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prefaced by a brief and practical "Statement of Objects and Reasons" by the Hon. C. M. Rivaz, who is in charge of the measure, and is eminently qualified by long and approved experience to deal with the details. No sentiment is wasted on the occasion, no apologetic hesitations find expression. "The expropriation of the hereditary agriculturist in many parts of the Panjâb," writes the Honourable Member, "through the machinery of unrestricted sale and mortgage, has been regarded for years past as a serious political danger. It is recognised that the danger is accompanied with bad economic results, that it is increasing, and that if not arrested it will grow to formidable dimensions." Such is the fact plainly stated, and it is one which cannot be controverted.
As to the provisions of the proposed law itself, they will be found to be marked by the same straightforward good sense that the introductory statement gives evidence of A complicated, half-hearted measure, abounding in drawbacks and exceptions, and hedged with timid provisos, would be certain to fail. The experiment, if tried at all, is one to be tried fairly and squarely.
The term "land" for the purposes of this law is of course defined: it does not include (to put it untechnically) house sites in town or village; it means land used for agriculture or pasture, or for purposes subservient thereto.
The persons to be protected are agriculturists (the term being defined), who are either owners or hereditary tenants.*
The authority who will exercise control in cases of alienation, in the first instance, is an officer of the revenue administration, of such rank as the Act provides. In certain cases it may be any officer whom the Local Government appoints; in other cases of greater importance, it will be an officer not below the rank of a Deputy Commissioner (which means the Collector or chief officer
*The "hereditary tenant," as distinguished from the contract tenant, or tenant at will, has a defined position under the Tenancy Law of 1887.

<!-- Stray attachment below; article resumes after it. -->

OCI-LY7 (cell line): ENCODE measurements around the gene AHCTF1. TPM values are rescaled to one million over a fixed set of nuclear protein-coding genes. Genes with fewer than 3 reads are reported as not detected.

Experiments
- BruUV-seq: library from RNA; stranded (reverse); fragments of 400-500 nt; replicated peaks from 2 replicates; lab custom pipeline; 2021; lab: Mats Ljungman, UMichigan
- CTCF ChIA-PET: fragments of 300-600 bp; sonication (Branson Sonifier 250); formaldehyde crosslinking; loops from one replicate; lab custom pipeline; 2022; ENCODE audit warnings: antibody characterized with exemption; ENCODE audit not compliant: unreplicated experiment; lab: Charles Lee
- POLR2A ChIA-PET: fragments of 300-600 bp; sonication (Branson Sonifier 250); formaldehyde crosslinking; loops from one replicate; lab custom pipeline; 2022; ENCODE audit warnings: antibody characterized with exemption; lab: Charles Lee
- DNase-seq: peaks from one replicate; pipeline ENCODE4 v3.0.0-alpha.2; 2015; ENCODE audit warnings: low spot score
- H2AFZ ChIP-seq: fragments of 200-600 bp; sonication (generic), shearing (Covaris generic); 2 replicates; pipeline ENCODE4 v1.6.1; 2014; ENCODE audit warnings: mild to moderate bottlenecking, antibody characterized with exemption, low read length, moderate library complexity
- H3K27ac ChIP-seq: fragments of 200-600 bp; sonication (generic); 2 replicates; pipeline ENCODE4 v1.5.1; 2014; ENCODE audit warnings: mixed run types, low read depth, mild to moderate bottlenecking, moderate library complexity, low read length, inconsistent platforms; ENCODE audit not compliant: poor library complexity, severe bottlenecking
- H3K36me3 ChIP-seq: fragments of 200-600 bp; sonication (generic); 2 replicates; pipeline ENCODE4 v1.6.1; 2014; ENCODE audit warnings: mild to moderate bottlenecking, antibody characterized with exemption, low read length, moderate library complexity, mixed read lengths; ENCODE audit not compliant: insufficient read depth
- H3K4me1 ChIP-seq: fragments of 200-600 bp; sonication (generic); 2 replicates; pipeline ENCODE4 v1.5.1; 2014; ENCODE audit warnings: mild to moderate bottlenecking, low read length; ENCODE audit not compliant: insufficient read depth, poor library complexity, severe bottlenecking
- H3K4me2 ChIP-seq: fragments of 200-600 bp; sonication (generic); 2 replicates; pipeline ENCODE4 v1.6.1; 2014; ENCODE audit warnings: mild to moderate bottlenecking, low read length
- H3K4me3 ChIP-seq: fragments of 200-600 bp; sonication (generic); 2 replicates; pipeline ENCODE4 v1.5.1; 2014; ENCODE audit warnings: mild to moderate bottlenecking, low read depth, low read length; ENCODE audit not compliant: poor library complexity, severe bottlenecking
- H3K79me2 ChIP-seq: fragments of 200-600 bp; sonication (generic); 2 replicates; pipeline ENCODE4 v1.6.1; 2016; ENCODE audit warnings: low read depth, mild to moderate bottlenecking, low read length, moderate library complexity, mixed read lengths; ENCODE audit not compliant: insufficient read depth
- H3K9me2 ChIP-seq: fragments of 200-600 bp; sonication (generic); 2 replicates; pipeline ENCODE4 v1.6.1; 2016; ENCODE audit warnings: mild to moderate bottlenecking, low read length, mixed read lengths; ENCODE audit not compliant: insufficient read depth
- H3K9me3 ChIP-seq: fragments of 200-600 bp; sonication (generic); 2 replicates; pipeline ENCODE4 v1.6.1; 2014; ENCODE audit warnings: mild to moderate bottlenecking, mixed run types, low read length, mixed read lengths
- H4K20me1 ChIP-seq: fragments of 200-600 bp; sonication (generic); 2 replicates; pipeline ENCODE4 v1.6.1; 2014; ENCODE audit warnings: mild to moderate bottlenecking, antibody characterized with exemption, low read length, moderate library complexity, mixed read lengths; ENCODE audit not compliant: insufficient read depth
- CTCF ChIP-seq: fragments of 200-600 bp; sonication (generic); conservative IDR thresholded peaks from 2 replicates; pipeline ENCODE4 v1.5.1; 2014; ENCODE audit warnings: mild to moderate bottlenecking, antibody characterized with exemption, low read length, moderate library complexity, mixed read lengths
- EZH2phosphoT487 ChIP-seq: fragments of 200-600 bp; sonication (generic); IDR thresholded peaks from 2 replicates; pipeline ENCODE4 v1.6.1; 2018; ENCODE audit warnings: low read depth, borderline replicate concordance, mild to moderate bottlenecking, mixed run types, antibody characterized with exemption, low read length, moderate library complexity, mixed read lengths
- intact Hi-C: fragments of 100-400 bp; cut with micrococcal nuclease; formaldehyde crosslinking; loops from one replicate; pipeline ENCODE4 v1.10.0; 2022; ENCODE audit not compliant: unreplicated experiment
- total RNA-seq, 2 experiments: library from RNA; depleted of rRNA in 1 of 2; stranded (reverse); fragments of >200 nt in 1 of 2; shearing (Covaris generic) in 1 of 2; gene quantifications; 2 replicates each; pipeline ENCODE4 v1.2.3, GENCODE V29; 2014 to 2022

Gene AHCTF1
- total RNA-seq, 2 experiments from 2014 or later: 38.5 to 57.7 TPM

of a district) or some experienced person who is vested with the powers of such an officer.
Alienation is of course either permanent or temporary; and we may regard the leasing of land (which might be arranged at a nominal rent) as a form of temporary alienation which also needs regulation.
Every permanent alienation will require an official sanction; but in the first place, if the person alienating is himself a non-agriculturist, or if the sale is to an agriculturist (owner or hereditary tenant) in the village, or to one belonging to the same (agricultural) tribe* in the district, then the alienation will be sanctioned as of right, without objection. Otherwise an inquiry will be made into the circumstances, and the officer will be able (subject to appeal) to grant or refuse the application.
But even if an alienation is made (privately and) without sanction, it is not-Section 10 (2)-entirely void; it is proposed that it shall be recognised only as a usufructuary mortgage for a certain term (prescribed). There may be good reason for this, but I confess I do not see why, in view of the facility there will be (and the absence of all expense and serious trouble) in getting sanction, the unauthorized permanent alienation should not simply be void. If there be any bona-fide mistake, the transaction could of course be renewed (and would be under the circumstances), and then sanction could be asked.